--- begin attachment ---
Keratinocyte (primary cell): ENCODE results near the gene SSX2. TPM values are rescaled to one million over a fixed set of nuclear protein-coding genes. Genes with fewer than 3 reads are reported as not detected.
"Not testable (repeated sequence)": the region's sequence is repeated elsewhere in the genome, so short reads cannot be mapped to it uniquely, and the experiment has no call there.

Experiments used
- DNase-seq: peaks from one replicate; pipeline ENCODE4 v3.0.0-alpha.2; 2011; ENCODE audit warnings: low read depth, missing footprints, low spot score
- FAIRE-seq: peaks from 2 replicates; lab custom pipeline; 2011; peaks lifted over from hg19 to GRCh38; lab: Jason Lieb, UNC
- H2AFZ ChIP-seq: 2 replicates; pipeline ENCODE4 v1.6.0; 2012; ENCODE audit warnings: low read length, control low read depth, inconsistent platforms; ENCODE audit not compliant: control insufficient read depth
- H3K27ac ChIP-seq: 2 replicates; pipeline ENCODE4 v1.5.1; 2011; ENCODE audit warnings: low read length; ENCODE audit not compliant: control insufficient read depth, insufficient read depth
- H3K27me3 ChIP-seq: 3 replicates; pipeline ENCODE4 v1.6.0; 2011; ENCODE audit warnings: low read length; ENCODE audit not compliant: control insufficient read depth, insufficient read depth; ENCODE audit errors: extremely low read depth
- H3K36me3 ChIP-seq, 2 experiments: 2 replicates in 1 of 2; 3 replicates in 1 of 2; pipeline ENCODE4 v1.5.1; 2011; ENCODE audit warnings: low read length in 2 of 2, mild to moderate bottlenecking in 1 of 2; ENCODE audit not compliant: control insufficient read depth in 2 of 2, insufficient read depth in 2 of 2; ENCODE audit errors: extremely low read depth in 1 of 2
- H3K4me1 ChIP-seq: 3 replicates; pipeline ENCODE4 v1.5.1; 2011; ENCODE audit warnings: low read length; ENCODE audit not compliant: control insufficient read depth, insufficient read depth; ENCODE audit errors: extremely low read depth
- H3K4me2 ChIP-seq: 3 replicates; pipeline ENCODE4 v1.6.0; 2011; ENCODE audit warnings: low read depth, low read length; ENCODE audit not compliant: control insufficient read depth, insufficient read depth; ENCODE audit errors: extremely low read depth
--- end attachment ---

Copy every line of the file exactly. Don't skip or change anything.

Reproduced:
Keratinocyte (primary cell): ENCODE results near the gene SSX2. TPM values are rescaled to one million over a fixed set of nuclear protein-coding genes. Genes with fewer than 3 reads are reported as not detected.
"Not testable (repeated sequence)": the region's sequence is repeated elsewhere in the genome, so short reads cannot be mapped to it uniquely, and the experiment has no call there.

Experiments used
- DNase-seq: peaks from one replicate; pipeline ENCODE4 v3.0.0-alpha.2; 2011; ENCODE audit warnings: low read depth, missing footprints, low spot score
- FAIRE-seq: peaks from 2 replicates; lab custom pipeline; 2011; peaks lifted over from hg19 to GRCh38; lab: Jason Lieb, UNC
- H2AFZ ChIP-seq: 2 replicates; pipeline ENCODE4 v1.6.0; 2012; ENCODE audit warnings: low read length, control low read depth, inconsistent platforms; ENCODE audit not compliant: control insufficient read depth
- H3K27ac ChIP-seq: 2 replicates; pipeline ENCODE4 v1.5.1; 2011; ENCODE audit warnings: low read length; ENCODE audit not compliant: control insufficient read depth, insufficient read depth
- H3K27me3 ChIP-seq: 3 replicates; pipeline ENCODE4 v1.6.0; 2011; ENCODE audit warnings: low read length; ENCODE audit not compliant: control insufficient read depth, insufficient read depth; ENCODE audit errors: extremely low read depth
- H3K36me3 ChIP-seq, 2 experiments: 2 replicates in 1 of 2; 3 replicates in 1 of 2; pipeline ENCODE4 v1.5.1; 2011; ENCODE audit warnings: low read length in 2 of 2, mild to moderate bottlenecking in 1 of 2; ENCODE audit not compliant: control insufficient read depth in 2 of 2, insufficient read depth in 2 of 2; ENCODE audit errors: extremely low read depth in 1 of 2
- H3K4me1 ChIP-seq: 3 replicates; pipeline ENCODE4 v1.5.1; 2011; ENCODE audit warnings: low read length; ENCODE audit not compliant: control insufficient read depth, insufficient read depth; ENCODE audit errors: extremely low read depth
- H3K4me2 ChIP-seq: 3 replicates; pipeline ENCODE4 v1.6.0; 2011; ENCODE audit warnings: low read depth, low read length; ENCODE audit not compliant: control insufficient read depth, insufficient read depth; ENCODE audit errors: extremely low read depth